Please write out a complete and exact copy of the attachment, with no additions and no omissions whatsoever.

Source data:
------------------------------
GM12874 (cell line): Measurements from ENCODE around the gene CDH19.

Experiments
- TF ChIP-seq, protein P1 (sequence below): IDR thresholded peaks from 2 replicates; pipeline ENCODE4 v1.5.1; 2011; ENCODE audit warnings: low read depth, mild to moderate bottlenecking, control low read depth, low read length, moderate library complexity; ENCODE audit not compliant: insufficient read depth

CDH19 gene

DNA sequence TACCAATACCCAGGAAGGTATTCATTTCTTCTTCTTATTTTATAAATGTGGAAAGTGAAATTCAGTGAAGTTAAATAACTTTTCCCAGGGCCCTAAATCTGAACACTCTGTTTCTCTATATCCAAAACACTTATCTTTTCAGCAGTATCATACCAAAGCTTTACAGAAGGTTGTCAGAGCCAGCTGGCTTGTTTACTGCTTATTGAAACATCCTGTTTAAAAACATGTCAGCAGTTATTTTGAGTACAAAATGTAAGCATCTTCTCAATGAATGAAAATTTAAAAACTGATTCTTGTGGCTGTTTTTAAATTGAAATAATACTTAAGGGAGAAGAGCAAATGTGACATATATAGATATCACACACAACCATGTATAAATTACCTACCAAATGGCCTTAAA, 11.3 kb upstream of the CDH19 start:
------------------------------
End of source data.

GM12874 (cell line): Measurements from ENCODE around the gene CDH19.

Experiments
- TF ChIP-seq, protein P1 (sequence below): IDR thresholded peaks from 2 replicates; pipeline ENCODE4 v1.5.1; 2011; ENCODE audit warnings: low read depth, mild to moderate bottlenecking, control low read depth, low read length, moderate library complexity; ENCODE audit not compliant: insufficient read depth

CDH19 gene

DNA sequence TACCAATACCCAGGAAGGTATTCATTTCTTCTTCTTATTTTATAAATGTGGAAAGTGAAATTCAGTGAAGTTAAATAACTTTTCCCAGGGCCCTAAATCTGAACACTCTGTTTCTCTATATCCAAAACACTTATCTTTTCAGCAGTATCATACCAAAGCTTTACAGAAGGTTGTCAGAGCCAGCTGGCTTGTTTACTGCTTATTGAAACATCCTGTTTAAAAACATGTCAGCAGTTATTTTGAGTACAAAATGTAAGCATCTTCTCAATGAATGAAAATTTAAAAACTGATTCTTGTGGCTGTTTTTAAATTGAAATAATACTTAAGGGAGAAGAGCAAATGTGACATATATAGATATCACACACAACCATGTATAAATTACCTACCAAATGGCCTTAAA, 11.3 kb upstream of the CDH19 start: